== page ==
John Wawrzonek images from The Hidden World of the Nearby
In Lieu of an Artist's Statement
I have written a dozen or so artist's statements, none of which I found satisfactory. I had been working on this website since about 4:30 am. Today (May 11, 2017), at breakfast, I had the thought that I had been trying to articulate a pre-formed vision, and that was not true. What I thought instead is that something was latent in me and that was a love of rich color and detail in nature. I was not aware of this until I saw some dye transfer landscape prints. Dye transfer was a printing process invented in the 1930s and was capable of color and detail unlike any other photographic printing process.
In 1974 I moved from engineering to marketing at Bose and so was exposed to the work of fine studio photographers and large format photography. I borrowed a large format camera and photographed some flowers, had them professionally printed and was stunned by the quality. The only "vision" I had was of a large colorful print, but in retrospect that included the idea that the print would not reveal itself as a photograph by the common short-comings of photography at the time: lack of sharpness and brilliance of color. I also knew I wanted large prints, that in combination with 4" x 5" film would reproduce the textures of nature.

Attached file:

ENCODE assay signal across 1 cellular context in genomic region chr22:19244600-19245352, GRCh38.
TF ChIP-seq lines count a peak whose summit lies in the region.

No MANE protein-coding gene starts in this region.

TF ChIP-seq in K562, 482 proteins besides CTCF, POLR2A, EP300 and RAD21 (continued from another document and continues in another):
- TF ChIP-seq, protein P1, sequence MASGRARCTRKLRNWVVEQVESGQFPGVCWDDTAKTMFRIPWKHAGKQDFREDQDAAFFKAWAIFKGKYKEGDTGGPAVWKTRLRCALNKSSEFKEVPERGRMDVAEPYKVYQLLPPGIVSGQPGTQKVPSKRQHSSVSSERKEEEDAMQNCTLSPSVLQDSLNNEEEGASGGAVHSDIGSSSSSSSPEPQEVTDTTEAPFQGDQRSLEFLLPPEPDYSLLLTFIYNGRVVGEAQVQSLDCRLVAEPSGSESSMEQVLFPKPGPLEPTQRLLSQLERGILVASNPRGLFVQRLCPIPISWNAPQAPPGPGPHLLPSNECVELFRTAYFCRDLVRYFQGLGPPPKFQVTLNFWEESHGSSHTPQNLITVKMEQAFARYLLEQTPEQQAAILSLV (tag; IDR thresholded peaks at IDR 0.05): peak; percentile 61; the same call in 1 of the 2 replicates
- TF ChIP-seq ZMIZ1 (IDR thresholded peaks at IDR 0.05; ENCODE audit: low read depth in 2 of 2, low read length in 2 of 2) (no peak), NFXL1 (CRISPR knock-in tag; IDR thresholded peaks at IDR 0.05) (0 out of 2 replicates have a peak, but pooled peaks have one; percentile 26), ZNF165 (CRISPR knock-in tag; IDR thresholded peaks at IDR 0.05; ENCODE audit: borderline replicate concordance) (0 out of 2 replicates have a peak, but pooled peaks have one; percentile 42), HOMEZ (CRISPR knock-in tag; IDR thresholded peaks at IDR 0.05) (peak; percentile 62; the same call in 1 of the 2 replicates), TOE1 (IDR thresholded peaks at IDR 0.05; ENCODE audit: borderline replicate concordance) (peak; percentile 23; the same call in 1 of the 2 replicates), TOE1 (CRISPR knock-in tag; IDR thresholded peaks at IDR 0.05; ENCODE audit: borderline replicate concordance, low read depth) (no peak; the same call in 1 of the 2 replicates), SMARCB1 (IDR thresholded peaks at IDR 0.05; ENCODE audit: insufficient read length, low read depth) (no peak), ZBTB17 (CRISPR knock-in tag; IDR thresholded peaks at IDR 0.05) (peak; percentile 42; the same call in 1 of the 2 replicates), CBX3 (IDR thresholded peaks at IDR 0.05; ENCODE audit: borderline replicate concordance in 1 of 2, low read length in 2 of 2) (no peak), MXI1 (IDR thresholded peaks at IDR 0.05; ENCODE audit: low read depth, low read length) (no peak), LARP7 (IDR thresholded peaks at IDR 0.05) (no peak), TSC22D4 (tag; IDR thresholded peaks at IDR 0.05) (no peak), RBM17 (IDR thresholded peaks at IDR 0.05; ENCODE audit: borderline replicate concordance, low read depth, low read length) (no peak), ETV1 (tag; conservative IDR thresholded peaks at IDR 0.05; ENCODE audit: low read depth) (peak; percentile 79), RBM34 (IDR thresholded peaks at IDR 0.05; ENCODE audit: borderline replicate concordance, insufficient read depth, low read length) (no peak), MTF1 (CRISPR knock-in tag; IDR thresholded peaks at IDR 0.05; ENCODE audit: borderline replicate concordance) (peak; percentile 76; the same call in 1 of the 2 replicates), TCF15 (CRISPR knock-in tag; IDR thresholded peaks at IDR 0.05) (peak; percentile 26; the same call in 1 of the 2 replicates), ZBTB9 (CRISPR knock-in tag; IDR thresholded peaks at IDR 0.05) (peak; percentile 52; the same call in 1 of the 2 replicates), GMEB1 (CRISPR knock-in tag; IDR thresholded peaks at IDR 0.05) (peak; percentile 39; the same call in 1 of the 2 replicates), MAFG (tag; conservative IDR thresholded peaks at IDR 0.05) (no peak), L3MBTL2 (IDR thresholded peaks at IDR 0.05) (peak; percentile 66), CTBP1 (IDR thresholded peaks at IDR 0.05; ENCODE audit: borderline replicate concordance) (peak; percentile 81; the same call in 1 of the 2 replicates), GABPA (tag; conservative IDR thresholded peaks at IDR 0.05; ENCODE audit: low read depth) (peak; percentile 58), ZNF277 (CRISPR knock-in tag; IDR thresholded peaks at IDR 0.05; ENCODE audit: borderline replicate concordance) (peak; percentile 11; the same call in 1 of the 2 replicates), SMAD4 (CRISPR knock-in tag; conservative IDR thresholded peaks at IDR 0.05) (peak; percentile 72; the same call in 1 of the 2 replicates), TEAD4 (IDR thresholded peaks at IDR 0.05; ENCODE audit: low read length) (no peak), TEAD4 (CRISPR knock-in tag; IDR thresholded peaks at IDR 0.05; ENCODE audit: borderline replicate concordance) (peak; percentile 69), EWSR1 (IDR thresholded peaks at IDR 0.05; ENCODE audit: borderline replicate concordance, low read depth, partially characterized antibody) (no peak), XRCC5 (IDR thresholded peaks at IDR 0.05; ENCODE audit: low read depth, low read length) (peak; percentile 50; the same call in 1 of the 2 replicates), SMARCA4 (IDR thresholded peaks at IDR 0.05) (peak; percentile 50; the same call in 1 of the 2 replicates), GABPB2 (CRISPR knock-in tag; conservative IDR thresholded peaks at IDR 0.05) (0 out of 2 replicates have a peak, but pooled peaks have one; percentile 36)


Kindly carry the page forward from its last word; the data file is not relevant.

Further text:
The rest, in a sense, is history. I did not take lessons (I usually recall my father's words: "You can't tell him anything,") but I also knew that I wanted to find my own way in my own way.
I started on mountain tops, wandered through the woods and used (wasted) a great deal of film. There were a few good images but it took seven years for something to click. It eventually turned out that I was attracted to certain kinds of subjects and that led to a few specific places.
The first of these was the Massachusetts Turnpike and I tell that story under the heading "Places."